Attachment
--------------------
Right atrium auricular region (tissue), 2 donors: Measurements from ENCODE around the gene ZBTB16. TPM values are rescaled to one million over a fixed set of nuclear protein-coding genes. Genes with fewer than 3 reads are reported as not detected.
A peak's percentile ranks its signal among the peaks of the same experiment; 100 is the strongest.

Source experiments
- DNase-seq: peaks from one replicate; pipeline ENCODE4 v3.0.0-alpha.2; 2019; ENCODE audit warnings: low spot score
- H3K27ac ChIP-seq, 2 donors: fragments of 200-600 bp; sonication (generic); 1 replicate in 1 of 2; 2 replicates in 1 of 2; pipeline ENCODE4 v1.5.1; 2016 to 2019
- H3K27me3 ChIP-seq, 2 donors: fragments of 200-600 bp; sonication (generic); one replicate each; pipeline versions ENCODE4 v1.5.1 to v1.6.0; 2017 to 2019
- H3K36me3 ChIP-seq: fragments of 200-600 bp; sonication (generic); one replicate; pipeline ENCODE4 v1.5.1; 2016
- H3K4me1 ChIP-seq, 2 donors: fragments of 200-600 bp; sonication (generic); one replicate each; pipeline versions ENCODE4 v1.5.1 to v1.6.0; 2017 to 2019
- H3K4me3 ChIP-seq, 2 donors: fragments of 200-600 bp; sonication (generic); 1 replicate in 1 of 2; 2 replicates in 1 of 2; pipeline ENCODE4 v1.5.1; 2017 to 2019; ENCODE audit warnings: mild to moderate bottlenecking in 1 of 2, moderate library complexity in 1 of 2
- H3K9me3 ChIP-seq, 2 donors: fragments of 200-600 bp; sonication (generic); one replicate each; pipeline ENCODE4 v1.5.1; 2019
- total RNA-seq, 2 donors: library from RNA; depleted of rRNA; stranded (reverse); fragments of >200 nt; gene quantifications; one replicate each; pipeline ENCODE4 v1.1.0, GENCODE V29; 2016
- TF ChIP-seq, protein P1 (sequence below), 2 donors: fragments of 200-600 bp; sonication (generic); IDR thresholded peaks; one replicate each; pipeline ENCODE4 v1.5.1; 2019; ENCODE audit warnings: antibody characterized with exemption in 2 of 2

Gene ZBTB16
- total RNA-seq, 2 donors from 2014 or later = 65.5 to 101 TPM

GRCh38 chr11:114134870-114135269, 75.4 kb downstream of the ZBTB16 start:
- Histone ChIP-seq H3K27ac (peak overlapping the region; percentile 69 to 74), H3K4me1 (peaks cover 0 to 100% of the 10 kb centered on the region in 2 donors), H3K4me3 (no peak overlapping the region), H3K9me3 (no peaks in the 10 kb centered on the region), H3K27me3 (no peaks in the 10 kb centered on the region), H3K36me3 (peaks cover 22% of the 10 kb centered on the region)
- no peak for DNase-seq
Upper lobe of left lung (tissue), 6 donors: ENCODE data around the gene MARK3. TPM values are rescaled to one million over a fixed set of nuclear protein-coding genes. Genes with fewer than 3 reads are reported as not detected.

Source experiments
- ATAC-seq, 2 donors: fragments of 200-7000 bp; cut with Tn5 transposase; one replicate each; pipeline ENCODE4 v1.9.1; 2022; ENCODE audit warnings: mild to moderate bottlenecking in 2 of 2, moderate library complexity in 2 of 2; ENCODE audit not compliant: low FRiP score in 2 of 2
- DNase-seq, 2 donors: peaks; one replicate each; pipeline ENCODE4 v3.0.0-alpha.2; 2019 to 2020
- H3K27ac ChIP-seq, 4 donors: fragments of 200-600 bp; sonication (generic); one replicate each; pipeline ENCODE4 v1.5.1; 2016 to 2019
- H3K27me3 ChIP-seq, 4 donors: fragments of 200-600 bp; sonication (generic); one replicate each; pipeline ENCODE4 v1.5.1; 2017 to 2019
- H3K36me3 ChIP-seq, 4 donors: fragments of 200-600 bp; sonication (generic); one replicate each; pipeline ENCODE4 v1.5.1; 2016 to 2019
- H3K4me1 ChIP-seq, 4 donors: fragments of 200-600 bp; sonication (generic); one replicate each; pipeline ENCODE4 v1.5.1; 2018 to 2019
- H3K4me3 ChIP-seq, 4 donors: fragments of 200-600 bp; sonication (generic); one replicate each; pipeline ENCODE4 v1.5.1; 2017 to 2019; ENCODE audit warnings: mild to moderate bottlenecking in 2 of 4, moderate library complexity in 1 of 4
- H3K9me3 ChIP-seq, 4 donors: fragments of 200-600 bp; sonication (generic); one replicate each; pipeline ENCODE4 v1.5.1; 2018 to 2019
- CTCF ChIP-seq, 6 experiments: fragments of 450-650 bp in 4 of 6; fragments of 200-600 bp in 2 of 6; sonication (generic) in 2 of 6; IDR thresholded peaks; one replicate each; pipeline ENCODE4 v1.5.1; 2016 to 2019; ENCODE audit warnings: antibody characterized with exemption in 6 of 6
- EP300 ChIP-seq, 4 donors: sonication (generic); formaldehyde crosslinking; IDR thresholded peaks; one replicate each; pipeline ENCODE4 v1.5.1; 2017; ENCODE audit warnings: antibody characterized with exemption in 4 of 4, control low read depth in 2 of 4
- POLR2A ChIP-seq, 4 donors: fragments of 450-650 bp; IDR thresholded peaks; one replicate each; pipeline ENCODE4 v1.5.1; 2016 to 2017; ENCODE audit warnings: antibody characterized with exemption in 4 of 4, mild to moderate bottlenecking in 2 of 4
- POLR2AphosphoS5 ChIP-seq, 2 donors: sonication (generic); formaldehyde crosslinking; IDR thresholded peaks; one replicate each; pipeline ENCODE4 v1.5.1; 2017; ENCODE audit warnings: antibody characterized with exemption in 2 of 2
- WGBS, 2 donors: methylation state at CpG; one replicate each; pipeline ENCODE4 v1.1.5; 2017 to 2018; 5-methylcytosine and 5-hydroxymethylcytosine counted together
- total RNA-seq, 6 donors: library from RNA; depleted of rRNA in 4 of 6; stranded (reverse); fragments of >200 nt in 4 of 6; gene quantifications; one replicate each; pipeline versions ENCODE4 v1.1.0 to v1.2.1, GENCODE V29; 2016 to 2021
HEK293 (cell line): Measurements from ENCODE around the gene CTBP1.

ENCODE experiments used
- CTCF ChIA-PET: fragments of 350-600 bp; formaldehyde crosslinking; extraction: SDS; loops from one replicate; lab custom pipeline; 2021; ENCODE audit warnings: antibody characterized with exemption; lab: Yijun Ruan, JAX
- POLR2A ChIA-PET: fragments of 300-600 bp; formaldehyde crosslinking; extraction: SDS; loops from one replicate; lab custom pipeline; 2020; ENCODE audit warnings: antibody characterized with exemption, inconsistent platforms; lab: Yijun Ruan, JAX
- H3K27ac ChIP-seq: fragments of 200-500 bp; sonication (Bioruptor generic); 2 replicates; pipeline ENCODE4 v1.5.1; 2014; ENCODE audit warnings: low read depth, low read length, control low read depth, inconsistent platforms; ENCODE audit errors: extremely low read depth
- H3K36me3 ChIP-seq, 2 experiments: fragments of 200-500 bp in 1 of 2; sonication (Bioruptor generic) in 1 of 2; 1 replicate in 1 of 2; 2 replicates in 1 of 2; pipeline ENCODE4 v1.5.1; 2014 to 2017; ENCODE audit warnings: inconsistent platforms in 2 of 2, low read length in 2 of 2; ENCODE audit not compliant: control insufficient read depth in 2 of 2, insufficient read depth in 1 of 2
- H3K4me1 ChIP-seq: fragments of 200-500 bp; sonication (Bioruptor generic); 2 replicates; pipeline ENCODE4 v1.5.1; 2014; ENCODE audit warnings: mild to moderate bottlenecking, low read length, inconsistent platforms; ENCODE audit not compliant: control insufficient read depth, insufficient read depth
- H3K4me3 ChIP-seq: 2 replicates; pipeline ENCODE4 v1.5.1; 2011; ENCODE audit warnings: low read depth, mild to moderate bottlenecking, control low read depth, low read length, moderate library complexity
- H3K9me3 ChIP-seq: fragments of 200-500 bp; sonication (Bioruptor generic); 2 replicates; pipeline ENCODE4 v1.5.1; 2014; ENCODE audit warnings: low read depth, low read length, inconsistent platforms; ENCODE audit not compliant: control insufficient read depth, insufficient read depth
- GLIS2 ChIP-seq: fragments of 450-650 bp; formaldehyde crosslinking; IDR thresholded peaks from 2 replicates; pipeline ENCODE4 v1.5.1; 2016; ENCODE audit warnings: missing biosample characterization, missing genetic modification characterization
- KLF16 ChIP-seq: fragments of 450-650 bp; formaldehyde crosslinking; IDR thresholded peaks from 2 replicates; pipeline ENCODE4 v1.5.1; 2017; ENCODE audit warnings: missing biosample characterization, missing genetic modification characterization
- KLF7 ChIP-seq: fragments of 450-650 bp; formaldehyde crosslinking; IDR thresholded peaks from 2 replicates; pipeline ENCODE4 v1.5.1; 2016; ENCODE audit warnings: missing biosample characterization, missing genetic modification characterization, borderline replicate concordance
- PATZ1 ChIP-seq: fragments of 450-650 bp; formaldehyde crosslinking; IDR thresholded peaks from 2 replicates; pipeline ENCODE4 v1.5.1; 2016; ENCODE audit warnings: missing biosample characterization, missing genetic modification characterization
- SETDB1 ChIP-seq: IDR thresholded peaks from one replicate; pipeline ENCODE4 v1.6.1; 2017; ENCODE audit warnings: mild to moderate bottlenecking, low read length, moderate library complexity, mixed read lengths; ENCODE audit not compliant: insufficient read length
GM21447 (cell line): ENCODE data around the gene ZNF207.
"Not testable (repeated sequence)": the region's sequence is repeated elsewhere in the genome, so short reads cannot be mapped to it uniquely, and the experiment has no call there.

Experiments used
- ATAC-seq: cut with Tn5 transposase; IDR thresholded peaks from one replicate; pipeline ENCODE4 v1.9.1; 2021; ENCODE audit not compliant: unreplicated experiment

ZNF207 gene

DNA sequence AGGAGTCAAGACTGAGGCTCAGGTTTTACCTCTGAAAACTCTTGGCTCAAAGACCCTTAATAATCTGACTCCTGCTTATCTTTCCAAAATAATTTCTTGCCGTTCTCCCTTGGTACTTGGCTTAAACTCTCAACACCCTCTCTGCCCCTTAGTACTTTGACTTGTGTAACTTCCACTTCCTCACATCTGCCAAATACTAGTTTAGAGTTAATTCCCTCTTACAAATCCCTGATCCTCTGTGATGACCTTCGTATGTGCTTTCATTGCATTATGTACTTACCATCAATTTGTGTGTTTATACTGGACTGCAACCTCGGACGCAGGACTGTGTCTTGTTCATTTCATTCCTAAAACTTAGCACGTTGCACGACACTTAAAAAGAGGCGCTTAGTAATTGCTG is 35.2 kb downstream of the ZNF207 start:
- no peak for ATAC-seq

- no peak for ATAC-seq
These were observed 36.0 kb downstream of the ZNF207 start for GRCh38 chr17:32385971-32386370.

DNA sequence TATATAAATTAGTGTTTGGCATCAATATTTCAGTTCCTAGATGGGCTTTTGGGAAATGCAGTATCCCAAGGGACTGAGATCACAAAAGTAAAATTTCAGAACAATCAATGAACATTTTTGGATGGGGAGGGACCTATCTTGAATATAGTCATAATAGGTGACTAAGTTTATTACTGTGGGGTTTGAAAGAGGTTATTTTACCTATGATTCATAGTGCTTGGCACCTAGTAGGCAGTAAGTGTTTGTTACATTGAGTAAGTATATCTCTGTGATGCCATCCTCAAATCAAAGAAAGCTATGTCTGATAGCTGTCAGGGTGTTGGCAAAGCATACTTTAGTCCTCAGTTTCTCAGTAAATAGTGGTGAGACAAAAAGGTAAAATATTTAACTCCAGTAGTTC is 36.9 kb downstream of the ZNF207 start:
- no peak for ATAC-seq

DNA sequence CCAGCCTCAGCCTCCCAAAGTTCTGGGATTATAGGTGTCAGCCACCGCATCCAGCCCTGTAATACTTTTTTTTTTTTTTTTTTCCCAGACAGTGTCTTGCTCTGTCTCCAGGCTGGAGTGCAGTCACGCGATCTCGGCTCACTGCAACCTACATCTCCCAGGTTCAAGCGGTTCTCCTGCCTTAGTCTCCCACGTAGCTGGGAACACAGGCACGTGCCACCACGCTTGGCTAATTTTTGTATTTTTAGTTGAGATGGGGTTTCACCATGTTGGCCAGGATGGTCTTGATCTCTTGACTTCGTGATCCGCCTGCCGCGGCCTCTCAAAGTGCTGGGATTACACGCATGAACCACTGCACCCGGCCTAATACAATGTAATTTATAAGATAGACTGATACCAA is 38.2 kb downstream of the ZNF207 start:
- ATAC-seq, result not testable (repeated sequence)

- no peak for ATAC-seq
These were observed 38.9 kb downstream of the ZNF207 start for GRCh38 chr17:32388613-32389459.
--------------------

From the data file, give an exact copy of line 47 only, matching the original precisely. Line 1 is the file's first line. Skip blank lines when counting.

- SETDB1 ChIP-seq: IDR thresholded peaks from one replicate; pipeline ENCODE4 v1.6.1; 2017; ENCODE audit warnings: mild to moderate bottlenecking, low read length, moderate library complexity, mixed read lengths; ENCODE audit not compliant: insufficient read length